Will Hinds
As a fan of Criminal, I was looking forward to Brubaker's take on a noir superhero comic. Tonally, I can feel it, but the story kind of rambles around in a way that really put me off. Of course, being a superhero comic there's the expected far fetched science fiction. That, I can handle and expected. The problem is, hm, harder to pinpoint than I expected when I decided to write this review...

OK, see, the things Zack (the protagonist) thinks are very noir-esque, his internal monologue. So that's...more
I'm impressed. Very impressed. And this is shocking because I have always avoided "crime" comics and I really didn't want to read another super hero comic.
This is unlike anything I have ever read before. It's dark, gritty but comical. I love the way Zack looks at "regular" people. The good guys and bad guys are ALL over the top, with crazy names and even crazier powers. This is like being on a carnival ride with rusty bolts, it's not a safe read. It throws twists and turns, but most importantly...more
Sam Quixote
Once the good guys have rounded up the bad guys in the superhero books they usually wind up somewhere like Arkham Asylum (Batman) or sent into space in a mirror (Superman 2), but in this book Ed Brubaker has his villain wind up in a Witness Relocation Program and given a job as a file clerk. There he lives a normal life of boredom, his super powers regulated by drugs administered by the good guys (a kind of less glamorous JLA). But the life he lived is too alluring and he soon finds his ways bac...more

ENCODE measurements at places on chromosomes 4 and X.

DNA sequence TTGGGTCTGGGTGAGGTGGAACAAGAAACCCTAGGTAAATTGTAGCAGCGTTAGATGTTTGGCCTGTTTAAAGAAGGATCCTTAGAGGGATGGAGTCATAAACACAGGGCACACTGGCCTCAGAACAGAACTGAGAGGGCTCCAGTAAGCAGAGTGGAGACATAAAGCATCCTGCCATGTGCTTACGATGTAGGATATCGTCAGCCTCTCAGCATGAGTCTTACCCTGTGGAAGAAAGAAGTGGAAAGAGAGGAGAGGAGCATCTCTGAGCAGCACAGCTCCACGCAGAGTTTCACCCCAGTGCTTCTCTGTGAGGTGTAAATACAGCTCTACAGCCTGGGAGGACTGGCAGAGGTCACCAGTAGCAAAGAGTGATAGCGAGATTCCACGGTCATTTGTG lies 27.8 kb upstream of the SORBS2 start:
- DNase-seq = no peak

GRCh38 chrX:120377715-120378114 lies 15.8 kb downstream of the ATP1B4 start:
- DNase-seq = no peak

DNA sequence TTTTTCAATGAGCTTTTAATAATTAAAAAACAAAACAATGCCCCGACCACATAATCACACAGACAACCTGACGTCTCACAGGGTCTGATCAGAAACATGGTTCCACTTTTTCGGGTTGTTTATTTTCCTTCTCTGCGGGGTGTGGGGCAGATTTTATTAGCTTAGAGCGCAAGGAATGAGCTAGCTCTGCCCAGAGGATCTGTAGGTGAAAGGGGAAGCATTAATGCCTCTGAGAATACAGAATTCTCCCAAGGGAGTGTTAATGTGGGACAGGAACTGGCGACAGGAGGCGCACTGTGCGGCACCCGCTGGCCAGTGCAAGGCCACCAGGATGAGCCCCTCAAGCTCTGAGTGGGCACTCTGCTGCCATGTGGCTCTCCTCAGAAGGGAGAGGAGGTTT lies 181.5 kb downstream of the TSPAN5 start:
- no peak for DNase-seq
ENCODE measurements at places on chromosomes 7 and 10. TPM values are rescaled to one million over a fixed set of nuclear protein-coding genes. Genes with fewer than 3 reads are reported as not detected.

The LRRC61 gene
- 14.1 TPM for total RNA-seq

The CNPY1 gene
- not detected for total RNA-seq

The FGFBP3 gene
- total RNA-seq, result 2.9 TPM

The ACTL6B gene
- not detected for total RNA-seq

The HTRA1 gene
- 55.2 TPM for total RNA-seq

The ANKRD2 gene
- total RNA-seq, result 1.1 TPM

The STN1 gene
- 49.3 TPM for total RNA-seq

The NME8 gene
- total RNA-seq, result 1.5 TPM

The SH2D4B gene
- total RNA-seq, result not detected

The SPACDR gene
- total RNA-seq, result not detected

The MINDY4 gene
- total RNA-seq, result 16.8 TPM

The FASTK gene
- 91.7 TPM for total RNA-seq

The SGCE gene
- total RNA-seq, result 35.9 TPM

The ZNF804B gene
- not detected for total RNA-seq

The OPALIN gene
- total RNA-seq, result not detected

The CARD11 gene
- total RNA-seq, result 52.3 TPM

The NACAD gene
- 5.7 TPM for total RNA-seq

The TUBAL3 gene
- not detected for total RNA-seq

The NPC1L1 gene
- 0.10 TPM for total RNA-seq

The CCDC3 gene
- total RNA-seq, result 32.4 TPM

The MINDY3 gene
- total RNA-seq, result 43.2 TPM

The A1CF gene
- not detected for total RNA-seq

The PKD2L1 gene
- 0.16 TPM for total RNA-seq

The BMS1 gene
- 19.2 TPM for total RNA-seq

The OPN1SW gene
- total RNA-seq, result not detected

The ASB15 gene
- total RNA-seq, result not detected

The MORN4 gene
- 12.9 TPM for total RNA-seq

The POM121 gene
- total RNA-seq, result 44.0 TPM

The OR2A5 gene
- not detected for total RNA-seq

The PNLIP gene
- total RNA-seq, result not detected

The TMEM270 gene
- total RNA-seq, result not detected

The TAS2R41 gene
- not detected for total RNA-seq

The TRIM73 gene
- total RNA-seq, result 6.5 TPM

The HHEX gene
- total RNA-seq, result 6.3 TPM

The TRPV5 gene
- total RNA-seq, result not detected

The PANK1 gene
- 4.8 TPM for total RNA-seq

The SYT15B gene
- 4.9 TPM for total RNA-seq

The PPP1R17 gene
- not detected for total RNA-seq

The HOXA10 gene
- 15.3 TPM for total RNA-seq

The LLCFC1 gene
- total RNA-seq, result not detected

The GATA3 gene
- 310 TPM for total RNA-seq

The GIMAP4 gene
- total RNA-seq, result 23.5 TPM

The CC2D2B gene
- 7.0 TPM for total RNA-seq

Richard Guion
Great premise: the super-villain Zack Overkill goes into a witness protection program after he turns on his mega crime boss, The Black Death. Zack had a Partner In Crime, his twin brother, who was murdered by The Black Death. The story finds Zack working in a mid-western city, an errand boy in a corporate office, so low he's looked down upon by secretaries. His powers are nullified by drugs he is forced to take. When he finds a way around it, Zack puts on a mask and finds himself fighting crime...more
If you've read (and liked) either Sleeper and/or Criminal, you have to read this. Ed Brubaker and Sean Phillips have yet to disappoint me - with Incognito they crafted another really cool, dark and compelling series. This time, about a former super-villain who's undercover, pretending to be just another normal person going about their lives. I devoured this, and seriously, getting this book would've been worth it simply for the covers alone. And the art. But add to that the superb writing, and y...more
Maggie Gordon
To be fair, this book is more of a 2.5. Technically, it's great. The art is detailed, gritty, and gives a good foundation to the weighty atmosphere. The dark and grim mood is spot on. Overall, the book captures the noir genre very well. On the other hand, the story isn't particularly novel. The idea of a bad guy who turns good has been done many times before, particularly in the noir and superhero genres, and Incognito doesn't add anything new to these themes. Furthermore, there's a lot of gende...more